Service/product development and delivery: Service/product development and delivery are the provision of goods and services to fulfill unmet needs of constituents (e.g., soup kitchens, performing arts).

Capacity enhancement and skills development: Capacity enhancement and skills development help individuals or organizations improve their capabilities or change their practices (e.g., job training programs).

Behavior change: Behavior change involves encouraging individuals to change their behaviors for positive social benefits (e.g., anti-drug campaigns, sustainable farming initiatives).

Enabling systems and infrastructure: Enabling systems and infrastructure involves the building and entrenchment of systems and infrastructure that facilitate social change (e.g., convening, forming social networks and communities of practice, defining common standards).

Policy development and implementation: Policy development and implementation promote or resist change in government, multilateral, or corporate policy (e.g., public will campaigns, behavior change campaigns, lobbying, litigation).

Stage Stage of the solution describes the phase of planning or implementation that an intervention has reached in addressing a social problem. Frame the Problem: An assessment best suited for the "frame the problem" stage should be used by someone in the early stages of defining and fully understanding the social problem one hopes to solve.

Develop Approach: An assessment best suited for the "develop an approach" stage should be used by someone who is brainstorming ideas and designing a solution approach.

Demonstrate and Refine Solution: An assessment best suited for the "demonstrate and refine the solution" stage should be used by someone who is implementing an approach at a limited scale to test and refine the solution.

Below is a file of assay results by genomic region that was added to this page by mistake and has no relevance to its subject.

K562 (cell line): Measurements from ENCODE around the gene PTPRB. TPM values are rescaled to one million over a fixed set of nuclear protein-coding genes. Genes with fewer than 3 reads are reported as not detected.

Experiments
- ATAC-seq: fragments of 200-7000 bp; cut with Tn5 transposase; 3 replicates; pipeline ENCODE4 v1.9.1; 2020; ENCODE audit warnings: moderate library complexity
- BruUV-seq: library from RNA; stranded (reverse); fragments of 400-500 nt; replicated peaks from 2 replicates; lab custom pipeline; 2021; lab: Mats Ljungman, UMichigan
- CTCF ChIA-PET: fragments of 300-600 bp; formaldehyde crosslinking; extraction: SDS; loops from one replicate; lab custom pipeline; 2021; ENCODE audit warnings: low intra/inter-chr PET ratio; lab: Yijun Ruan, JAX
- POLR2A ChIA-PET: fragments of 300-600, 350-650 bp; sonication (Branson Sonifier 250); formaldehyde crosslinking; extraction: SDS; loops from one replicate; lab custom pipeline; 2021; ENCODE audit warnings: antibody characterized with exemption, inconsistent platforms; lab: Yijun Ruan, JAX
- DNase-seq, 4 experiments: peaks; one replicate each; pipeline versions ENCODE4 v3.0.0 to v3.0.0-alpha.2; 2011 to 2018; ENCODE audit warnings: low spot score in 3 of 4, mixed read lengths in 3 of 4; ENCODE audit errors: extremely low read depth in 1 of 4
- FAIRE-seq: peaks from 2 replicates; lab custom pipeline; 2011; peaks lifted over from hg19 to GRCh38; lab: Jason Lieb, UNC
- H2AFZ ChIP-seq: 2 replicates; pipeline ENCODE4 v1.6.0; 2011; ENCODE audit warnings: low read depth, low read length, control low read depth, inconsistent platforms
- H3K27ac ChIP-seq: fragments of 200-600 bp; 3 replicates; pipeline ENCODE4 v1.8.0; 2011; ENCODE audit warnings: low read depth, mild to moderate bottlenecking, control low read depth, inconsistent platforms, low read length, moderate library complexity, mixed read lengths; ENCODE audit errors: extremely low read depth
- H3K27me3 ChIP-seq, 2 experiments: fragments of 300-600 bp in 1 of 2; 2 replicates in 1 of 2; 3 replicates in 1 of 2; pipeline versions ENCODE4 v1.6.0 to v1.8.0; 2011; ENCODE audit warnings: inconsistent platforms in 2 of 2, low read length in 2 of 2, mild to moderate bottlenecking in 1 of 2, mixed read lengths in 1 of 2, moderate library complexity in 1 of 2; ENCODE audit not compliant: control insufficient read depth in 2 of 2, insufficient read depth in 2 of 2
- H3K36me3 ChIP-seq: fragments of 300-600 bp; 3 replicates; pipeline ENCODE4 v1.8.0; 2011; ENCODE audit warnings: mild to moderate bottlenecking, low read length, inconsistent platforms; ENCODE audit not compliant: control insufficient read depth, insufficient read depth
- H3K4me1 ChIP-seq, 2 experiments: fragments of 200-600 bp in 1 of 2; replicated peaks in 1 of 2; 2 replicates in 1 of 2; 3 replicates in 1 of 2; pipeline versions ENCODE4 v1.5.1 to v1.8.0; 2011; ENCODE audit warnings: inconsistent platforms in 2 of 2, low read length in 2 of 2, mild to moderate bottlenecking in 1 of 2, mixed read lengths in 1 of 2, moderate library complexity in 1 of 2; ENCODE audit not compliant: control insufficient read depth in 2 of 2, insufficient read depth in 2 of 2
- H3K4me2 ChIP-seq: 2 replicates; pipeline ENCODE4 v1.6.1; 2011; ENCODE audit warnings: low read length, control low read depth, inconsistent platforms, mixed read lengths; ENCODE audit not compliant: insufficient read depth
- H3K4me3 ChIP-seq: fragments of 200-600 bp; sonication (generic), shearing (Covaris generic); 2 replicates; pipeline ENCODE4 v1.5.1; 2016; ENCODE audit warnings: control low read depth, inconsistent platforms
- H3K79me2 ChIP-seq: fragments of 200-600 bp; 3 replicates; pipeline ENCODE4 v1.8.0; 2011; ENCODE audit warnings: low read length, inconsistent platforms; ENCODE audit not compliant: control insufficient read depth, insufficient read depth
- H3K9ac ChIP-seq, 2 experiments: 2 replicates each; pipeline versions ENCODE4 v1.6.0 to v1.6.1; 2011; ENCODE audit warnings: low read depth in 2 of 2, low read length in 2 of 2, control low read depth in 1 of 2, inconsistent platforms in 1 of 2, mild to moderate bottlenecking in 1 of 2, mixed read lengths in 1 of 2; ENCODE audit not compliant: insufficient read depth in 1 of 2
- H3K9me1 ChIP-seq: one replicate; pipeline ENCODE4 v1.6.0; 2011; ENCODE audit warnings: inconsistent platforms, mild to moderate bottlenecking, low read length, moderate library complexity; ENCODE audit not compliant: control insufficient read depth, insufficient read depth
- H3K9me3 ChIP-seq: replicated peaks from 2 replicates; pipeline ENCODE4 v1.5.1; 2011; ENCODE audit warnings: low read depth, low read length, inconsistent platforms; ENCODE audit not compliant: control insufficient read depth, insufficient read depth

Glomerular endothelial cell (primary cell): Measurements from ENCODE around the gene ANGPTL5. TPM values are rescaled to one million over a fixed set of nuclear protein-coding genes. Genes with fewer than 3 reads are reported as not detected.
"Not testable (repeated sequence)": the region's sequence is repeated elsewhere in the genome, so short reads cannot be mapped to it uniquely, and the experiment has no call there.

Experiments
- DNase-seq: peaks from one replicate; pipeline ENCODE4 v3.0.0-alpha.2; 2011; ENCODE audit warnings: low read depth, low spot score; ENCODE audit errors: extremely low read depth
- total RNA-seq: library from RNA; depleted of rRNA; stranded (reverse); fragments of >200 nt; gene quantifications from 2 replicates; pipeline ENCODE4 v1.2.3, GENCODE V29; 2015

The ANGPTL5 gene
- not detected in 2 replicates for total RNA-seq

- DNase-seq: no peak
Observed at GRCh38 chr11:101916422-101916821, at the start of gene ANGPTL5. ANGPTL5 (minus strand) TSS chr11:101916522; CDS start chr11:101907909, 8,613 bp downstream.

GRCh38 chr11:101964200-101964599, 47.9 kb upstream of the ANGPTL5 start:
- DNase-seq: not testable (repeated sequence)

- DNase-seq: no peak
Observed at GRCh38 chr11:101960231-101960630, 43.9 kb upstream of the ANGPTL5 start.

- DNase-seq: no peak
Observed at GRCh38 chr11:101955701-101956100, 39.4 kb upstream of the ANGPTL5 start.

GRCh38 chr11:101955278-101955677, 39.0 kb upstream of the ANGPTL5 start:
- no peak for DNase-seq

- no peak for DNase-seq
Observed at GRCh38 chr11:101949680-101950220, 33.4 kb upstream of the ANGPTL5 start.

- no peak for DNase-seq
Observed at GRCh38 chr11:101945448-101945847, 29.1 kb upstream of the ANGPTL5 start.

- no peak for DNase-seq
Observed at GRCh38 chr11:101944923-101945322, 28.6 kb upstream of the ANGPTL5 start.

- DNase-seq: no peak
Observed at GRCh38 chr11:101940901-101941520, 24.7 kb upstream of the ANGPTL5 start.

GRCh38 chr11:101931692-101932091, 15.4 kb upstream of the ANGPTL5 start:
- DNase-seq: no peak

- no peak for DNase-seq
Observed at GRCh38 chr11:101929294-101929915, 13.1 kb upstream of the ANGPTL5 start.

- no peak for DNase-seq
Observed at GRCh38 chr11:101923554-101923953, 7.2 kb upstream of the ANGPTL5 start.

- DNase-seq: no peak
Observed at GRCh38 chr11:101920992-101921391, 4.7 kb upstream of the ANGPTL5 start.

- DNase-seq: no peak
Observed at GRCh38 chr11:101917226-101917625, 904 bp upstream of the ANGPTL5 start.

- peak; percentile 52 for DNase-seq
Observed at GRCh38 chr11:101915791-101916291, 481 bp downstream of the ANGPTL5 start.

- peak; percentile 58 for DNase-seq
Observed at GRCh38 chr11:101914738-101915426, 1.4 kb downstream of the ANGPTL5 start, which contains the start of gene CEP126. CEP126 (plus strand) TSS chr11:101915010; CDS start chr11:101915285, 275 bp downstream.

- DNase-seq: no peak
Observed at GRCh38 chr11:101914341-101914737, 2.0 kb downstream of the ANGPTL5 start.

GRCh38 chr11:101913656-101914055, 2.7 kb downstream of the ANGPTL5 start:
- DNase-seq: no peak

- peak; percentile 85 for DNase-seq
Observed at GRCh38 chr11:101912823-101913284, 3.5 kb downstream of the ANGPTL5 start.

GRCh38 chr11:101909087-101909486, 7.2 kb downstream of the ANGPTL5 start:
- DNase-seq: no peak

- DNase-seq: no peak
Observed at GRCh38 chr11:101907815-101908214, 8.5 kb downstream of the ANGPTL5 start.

Scale and Sustain: An assessment best suited for the "scale and sustain" stage should be used by someone who is bringing a program to scale and embedding social impact in the status quo.

Cost The following costs may be incurred in order to implement an assessment: technology, subscription/licensing, third party consultant fees, and staff time and resources. Technology: Assessment implementation may incur technology costs (e.g., investment in infrastructure, application development, ongoing IT support).

Subscription/Licensing: Assessment implementation may require payment of fees, such as subscription or licensing fees.

Third Party Consultants: Assessment implementation may require or highly recommend use of paid third party consultants.

Staff Resources Required: Staff resources required refer to the time necessary to implement an assessment, which is classified as high, medium, or low.

Low staff resources required means that 2 out of the 3 criteria below are fulfilled:
<2 investor days/quarter
<2 management days/quarter
<2 staff days/quarter

Medium staff resources required means that 2 out of the 3 criteria below are fulfilled:
2-5 investor days/quarter
2-5 management days/quarter
2-5 staff days/quarter

High staff resources required means that 2 out of the 3 criteria below are fulfilled:
>5 investor days/quarter
>5 management days/quarter
>5 staff days/quarter

Techniques Planning techniques are the strategies prescribed by a methodology or best practice: stakeholder consultation, logic model, issue mapping, evaluability model, and/or formative evaluation. Stakeholder Consultation: A stakeholder consultation involves the deliberative effort by an evaluator to ensure that the preferences, interests, and perspectives of different stakeholders are given systematic consideration in the evaluation process.